International Race of Champions (IROC) was a North American auto racing competition, created by Les Richter, Roger Penske and Mike Phelps, promoted as an equivalent of an American All-Star Game or The Masters. Despite its name, the IROC was primarily associated with North American, oval-racing, NASCAR culture.
Drivers raced identically-prepared stock cars set up by a single team of mechanics in an effort to make the race purely a test of driver ability. It was run with a small field of invited drivers (6–12). It was created and developed in 1972 by David Lockton, the developer of the Ontario Motor Speedway, launched in 1973, with Mark Donohue being the first driver to win the championship in 1974. The cars used that year were Porsche Carrera RSRs. Donohue's win in the fourth and last race of that season was his last win, as he died in a Formula One crash at the Österreichring in practice for the 1975 Austrian Grand Prix. The series was not run in 1981, 1982, or 1983.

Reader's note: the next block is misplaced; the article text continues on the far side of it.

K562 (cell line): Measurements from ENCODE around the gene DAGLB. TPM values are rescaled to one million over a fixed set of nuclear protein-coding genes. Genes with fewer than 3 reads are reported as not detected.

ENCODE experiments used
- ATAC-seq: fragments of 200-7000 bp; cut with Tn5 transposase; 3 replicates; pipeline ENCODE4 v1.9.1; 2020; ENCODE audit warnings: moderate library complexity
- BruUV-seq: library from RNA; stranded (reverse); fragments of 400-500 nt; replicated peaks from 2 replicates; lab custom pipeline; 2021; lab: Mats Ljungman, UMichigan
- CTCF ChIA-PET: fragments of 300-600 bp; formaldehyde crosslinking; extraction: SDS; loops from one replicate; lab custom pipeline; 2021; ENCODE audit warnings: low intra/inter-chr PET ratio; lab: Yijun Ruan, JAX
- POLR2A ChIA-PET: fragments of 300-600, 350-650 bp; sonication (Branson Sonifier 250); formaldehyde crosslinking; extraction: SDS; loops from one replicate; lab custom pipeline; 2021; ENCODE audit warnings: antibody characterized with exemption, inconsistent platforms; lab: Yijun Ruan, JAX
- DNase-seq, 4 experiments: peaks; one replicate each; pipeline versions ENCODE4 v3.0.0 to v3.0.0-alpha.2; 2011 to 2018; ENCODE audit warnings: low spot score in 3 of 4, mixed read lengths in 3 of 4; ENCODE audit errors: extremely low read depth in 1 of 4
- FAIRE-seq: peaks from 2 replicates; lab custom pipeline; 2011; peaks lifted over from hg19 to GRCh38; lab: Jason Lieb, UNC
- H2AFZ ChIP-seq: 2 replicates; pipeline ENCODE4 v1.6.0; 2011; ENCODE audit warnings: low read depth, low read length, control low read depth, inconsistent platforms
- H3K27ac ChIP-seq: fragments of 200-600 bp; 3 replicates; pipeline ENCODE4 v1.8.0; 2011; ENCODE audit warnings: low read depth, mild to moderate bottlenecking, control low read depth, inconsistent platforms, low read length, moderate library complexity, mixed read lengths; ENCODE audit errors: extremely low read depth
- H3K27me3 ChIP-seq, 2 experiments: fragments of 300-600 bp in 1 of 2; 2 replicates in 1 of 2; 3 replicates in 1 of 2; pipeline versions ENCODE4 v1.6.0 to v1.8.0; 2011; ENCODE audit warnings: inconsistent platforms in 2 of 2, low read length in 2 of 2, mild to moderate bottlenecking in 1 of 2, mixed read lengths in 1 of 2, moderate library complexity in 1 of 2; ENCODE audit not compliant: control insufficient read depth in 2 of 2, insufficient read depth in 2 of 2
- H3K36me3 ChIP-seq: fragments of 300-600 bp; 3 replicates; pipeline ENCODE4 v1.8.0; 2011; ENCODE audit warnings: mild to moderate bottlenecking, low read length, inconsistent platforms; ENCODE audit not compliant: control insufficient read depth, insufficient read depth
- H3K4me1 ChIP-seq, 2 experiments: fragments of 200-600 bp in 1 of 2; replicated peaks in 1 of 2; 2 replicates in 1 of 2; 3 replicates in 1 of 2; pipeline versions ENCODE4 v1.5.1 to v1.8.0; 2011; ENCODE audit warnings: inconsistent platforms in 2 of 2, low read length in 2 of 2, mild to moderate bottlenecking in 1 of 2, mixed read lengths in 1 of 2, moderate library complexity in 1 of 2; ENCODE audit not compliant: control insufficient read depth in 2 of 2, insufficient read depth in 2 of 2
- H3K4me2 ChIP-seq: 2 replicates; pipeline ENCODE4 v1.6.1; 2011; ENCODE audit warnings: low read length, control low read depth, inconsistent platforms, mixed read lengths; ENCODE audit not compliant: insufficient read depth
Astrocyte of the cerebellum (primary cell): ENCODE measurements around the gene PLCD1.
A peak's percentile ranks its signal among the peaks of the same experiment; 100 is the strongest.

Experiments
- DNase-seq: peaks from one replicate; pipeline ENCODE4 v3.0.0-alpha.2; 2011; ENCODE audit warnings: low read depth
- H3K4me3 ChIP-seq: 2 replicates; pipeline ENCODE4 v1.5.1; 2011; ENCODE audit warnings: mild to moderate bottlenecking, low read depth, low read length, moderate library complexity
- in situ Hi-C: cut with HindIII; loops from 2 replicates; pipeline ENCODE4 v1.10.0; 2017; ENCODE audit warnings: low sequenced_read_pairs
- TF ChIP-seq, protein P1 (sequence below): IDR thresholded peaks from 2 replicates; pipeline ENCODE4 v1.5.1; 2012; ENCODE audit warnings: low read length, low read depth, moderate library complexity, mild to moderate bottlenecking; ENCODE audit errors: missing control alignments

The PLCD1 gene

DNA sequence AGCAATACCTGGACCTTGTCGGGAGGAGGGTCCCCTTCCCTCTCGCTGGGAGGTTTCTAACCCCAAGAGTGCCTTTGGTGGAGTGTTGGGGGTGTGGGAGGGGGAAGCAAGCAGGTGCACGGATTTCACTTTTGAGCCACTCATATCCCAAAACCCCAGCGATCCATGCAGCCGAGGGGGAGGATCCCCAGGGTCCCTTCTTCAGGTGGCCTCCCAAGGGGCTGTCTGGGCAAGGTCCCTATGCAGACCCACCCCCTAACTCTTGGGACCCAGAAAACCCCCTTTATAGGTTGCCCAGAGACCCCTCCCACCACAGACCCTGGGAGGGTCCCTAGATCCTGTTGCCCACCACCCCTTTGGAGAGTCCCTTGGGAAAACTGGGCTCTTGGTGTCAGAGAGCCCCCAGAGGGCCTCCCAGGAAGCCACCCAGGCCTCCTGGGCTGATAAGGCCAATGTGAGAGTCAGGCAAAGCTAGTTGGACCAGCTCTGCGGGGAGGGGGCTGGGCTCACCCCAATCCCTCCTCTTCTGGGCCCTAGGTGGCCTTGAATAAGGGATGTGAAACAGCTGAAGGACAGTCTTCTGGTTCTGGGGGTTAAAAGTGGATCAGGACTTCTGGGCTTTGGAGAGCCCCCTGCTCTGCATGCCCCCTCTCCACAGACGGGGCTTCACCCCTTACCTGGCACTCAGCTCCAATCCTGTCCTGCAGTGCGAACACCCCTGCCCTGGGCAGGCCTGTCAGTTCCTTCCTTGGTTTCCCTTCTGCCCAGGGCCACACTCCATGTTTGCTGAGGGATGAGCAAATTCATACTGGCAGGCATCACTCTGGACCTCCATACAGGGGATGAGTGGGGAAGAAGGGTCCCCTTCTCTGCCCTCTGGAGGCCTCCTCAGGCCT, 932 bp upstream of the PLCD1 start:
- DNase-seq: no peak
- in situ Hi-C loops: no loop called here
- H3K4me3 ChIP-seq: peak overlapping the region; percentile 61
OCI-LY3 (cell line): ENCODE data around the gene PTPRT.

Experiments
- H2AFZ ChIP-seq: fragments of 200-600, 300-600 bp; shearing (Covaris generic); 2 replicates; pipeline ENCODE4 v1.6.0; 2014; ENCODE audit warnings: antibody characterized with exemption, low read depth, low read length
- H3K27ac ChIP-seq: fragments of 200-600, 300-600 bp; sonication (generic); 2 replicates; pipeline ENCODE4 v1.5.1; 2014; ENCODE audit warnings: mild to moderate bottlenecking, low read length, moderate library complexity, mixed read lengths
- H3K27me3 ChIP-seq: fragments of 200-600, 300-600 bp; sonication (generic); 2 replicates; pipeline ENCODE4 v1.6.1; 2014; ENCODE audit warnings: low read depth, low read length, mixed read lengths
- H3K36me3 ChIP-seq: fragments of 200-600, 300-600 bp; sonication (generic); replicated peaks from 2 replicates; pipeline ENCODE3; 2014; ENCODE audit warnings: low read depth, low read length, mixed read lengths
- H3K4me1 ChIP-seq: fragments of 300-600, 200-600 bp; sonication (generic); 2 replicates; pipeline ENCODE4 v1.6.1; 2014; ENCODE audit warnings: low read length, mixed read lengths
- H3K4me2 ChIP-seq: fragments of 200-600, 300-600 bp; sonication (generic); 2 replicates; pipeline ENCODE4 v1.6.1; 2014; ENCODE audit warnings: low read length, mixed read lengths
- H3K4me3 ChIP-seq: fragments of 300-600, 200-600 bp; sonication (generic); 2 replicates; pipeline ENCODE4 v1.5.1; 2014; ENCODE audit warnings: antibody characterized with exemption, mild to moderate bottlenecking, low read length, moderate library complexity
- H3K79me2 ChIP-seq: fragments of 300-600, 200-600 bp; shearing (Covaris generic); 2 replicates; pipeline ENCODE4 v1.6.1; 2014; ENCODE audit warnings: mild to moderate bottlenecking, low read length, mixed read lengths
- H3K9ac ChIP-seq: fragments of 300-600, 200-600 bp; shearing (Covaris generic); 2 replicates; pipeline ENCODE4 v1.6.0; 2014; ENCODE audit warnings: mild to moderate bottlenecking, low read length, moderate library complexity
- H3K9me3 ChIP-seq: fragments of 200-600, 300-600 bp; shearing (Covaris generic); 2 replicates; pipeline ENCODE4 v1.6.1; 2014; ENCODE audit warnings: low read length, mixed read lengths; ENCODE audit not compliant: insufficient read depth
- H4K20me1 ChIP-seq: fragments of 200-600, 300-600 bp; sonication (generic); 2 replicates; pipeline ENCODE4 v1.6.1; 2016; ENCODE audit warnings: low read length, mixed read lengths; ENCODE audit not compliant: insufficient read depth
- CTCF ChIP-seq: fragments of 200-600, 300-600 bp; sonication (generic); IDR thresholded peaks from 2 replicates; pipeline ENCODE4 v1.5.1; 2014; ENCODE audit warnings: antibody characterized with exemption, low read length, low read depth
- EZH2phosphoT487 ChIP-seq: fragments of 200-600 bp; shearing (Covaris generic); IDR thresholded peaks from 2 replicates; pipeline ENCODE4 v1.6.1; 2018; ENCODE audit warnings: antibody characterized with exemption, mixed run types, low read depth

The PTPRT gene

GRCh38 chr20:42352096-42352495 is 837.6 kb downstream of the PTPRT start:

In 2007, IROC could not find a sponsor and postponed the first two races at Daytona and Texas. IROC went on hiatus in 2007 hoping to return with a sponsor in 2008, which did not happen. In March 2008, IROC auctioned off its tools, equipment, cars, and memorabilia, and went out of business.
IROC Drivers -1